In Crocker, the plaintiff challenged the constitutionality of a $5 fee charged to all petitioners for dissolution of marriage. The fee was assessed in addition to the usual filing fees and, pursuant to statute, was collected to fund shelters and other services for victims of domestic violence. This court invalidated the fee, which, in reality, was a tax, on the basis that it conflicted with the Illinois constitutional right to obtain justice by law freely (Ill. Const. 1970, art. I, §12). Recognizing that statutes imposing litigation taxes are not necessarily unconstitutional, we determined that court filing fees and taxes may be imposed only for purposes relating to the operation and maintenance of the courts. We found such a requirement to be inherent in the constitutional right to obtain justice freely. "If the right to obtain justice freely is to be a meaningful guarantee, it must preclude the legislature from raising general revenue through charges assessed to those who would utilize our courts." Crocker, 99 Ill. 2d at 455. We also held the fee violative of due process. Focusing on the means chosen by the legislature to fund domestic violence shelters and programs, we noted that these services were available to all adults and their dependents who are the subjects of domestic violence. There was no requirement that recipients of the services be married or divorced, yet the legislature chose to tax dissolution petitioners as a means of funding the programs. Doing so caused the members of that class to bear the cost of maintaining this public welfare program, while excluding other classes of taxpayers who would also benefit from the programs. Crocker, 99 Ill. 2d at 456-57.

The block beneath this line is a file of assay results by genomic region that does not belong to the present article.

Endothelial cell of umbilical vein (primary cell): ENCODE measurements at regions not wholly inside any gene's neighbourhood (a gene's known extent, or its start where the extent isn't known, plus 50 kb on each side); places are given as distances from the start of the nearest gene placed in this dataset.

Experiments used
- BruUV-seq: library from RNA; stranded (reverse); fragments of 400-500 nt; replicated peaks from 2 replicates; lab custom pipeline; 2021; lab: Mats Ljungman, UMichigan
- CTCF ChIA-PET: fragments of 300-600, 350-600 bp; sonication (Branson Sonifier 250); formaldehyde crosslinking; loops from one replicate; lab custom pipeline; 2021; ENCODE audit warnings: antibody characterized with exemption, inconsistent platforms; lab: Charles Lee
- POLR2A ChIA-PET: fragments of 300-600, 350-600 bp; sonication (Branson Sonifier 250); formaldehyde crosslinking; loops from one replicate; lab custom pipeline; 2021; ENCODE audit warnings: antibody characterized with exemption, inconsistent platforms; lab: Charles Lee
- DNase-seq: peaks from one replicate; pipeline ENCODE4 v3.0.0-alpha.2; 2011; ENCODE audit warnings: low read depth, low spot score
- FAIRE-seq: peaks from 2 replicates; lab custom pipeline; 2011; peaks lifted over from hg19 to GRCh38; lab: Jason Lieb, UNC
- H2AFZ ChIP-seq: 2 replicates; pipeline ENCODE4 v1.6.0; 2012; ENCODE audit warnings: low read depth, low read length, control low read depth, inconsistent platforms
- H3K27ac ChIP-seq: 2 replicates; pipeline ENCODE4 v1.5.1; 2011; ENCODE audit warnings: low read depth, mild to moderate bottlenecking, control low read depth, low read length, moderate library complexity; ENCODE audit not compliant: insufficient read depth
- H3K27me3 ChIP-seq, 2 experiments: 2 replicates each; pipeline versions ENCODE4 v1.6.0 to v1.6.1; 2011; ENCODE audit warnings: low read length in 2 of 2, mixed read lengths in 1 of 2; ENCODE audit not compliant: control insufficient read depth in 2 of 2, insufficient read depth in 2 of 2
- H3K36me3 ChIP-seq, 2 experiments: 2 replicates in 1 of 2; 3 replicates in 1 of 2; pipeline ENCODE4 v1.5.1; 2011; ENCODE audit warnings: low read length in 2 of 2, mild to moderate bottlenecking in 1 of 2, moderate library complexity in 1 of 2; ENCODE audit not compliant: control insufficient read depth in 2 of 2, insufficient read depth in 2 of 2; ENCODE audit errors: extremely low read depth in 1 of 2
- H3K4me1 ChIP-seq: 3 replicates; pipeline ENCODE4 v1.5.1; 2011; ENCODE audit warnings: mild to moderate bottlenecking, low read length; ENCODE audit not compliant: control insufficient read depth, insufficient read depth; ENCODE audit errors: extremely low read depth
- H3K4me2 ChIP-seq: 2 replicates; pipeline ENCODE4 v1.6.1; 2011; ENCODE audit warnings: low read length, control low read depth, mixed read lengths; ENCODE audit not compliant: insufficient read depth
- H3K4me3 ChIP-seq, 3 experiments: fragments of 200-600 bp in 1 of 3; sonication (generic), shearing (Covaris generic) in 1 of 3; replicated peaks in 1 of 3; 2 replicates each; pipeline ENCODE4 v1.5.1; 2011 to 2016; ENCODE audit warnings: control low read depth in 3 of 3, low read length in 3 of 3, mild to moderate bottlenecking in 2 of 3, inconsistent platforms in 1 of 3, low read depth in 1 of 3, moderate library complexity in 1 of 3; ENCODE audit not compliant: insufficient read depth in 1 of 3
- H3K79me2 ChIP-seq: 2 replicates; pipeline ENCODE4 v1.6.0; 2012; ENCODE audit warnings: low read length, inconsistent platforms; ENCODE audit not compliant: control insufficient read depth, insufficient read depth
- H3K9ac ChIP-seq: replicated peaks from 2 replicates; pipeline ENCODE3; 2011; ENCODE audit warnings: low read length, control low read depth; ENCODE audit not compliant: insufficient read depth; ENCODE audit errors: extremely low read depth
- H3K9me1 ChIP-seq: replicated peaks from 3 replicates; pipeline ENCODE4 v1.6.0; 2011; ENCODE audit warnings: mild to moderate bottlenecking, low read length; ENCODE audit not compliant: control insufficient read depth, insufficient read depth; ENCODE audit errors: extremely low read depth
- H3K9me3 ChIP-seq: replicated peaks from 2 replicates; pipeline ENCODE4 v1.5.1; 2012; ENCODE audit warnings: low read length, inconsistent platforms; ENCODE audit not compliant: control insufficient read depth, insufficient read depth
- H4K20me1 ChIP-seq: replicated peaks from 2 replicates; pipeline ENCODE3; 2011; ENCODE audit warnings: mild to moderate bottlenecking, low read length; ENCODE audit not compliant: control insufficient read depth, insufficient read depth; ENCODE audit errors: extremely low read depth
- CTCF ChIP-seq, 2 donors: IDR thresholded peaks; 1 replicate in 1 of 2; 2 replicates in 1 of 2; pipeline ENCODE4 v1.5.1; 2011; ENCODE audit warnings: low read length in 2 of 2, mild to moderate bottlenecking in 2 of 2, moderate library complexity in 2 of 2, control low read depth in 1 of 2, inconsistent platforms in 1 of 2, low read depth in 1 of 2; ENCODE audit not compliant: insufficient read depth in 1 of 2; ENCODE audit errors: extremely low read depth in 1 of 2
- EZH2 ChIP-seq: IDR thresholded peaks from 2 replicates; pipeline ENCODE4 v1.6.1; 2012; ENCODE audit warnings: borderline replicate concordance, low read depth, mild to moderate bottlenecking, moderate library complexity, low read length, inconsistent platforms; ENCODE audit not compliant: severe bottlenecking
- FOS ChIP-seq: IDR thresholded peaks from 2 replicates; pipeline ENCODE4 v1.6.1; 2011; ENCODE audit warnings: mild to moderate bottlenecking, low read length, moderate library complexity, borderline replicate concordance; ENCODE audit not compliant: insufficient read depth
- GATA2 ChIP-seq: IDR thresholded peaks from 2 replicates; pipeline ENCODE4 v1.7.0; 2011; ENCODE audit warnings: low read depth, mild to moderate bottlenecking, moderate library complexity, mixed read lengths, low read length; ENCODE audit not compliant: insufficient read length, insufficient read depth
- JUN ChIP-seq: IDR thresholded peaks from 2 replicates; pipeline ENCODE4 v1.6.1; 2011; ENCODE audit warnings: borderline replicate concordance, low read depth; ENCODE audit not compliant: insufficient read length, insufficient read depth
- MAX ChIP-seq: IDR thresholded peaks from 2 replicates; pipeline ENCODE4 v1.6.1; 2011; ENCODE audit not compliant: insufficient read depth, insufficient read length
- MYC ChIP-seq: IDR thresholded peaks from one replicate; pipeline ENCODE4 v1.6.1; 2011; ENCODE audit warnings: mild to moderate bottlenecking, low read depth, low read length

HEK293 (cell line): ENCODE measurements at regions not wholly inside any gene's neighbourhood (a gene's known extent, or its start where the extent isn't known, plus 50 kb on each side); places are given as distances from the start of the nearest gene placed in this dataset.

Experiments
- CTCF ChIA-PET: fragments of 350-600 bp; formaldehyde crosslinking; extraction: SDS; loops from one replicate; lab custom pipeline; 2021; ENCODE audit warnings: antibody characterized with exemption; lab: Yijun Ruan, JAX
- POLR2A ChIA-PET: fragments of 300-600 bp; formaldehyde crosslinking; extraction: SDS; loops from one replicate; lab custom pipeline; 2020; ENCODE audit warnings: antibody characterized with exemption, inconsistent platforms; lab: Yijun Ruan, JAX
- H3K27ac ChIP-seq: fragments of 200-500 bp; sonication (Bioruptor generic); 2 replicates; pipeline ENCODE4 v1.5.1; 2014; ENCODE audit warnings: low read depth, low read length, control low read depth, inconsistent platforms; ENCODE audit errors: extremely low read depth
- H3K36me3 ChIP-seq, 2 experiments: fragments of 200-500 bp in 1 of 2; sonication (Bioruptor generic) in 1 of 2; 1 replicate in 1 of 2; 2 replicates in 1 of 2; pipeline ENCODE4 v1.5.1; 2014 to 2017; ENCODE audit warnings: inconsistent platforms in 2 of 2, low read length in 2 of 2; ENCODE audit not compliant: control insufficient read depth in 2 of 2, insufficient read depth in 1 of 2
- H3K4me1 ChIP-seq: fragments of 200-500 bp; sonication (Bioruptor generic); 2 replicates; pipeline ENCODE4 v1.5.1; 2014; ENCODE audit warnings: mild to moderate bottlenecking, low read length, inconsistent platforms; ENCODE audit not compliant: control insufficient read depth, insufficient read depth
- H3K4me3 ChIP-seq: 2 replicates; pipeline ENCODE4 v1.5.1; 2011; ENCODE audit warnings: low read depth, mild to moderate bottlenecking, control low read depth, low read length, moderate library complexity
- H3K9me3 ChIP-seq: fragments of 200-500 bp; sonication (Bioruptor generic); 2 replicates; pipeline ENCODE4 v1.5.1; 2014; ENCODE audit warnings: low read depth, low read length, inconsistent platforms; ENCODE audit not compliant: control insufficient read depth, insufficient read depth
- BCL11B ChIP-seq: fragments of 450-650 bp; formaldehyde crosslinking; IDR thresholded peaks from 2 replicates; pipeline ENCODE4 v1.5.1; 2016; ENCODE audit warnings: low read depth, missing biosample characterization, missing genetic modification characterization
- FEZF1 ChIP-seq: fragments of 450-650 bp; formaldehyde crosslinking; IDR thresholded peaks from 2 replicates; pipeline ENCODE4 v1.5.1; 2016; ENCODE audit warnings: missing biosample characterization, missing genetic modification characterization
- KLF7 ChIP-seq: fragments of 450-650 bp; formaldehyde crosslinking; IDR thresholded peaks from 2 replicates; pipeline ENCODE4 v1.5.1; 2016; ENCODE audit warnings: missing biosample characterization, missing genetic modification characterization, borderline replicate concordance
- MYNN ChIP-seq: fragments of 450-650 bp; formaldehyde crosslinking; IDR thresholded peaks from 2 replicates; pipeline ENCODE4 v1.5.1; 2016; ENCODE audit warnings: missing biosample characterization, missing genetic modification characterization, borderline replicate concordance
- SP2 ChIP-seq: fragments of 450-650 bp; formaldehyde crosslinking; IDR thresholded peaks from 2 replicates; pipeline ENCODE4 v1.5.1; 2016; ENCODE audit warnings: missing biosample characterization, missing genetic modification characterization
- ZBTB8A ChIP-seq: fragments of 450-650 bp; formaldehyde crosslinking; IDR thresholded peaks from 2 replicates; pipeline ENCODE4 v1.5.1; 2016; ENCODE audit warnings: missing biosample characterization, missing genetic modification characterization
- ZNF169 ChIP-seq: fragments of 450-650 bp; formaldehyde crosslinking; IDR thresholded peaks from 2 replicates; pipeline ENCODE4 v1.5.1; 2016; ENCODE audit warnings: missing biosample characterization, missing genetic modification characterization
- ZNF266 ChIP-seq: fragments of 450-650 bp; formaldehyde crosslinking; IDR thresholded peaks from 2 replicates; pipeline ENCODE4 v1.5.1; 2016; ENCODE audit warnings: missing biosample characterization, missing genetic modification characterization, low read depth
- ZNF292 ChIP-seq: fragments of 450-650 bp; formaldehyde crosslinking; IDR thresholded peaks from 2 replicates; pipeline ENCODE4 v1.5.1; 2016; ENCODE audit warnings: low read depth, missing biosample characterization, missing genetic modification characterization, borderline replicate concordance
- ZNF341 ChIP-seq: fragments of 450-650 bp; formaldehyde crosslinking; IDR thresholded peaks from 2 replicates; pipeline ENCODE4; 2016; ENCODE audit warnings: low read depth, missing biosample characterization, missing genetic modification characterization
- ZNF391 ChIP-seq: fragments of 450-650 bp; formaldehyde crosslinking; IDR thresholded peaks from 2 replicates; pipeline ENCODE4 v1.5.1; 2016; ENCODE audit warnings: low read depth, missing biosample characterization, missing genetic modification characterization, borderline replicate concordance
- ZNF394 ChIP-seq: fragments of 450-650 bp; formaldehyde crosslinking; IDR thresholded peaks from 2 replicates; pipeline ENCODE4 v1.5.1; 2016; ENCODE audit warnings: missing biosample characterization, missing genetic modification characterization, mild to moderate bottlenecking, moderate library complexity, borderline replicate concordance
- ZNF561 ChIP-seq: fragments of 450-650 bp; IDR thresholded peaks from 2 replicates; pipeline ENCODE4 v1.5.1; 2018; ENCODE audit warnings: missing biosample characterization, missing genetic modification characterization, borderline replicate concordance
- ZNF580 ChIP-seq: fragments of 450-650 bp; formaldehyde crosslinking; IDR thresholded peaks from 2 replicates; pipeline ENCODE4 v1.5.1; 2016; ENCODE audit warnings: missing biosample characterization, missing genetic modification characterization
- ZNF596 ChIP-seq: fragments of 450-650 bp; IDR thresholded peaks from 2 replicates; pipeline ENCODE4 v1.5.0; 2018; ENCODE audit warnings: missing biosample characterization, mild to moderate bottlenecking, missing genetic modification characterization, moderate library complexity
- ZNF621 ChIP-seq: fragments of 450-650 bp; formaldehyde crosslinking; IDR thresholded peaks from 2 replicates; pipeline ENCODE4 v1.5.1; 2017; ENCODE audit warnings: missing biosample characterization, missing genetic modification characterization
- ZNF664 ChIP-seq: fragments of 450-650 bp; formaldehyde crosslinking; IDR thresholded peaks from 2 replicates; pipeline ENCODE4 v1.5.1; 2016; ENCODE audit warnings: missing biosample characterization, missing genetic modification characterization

In Boynton, we struck down a similar fee imposed upon those who applied for marriage licenses. The statute required county clerks to pay $10 of the fee collected for issuance of a marriage license into the Domestic Violence Shelter and Service Fund. The plaintiffs challenged this portion of the license fee as an unconstitutional tax violative of due process and uniformity of taxation. Finding our decision in Crocker controlling, we held that the fee violated the Illinois due process clause. We first noted that the fee was a tax, as it bore no relationship to the county clerk's service of issuing and recording marriage licenses. Its sole purpose was to raise revenue for the domestic violence fund. We noted that, "[i]n considering the reasonableness of a classification from a due process point of view, under either the police power or the taxing power of the State, `it must appear that the particular classification is based upon some real and substantial difference in kind, situation or circumstance in the persons or objects on which the classification rests, and which bears a rational relation to the evil to be remedied and the purpose to be attained by the statute ***.' (Emphasis in original.)" Boynton, 112 Ill. 2d at 366-67, quoting Grasse v. Dealer's Transport Co., 412 Ill. 179, 193-94 (1952). Like the tax on dissolution petitioners in Crocker, the tax on marriage licenses in Boynton rested upon an arbitrary classification. We held that the relationship between the purchase of a marriage license and domestic violence was too remote to satisfy the rational basis test. A contrary finding would open the door to the imposition of the costs of other social programs upon marriage license applicants. Boynton, 112 Ill. 2d at 367-68.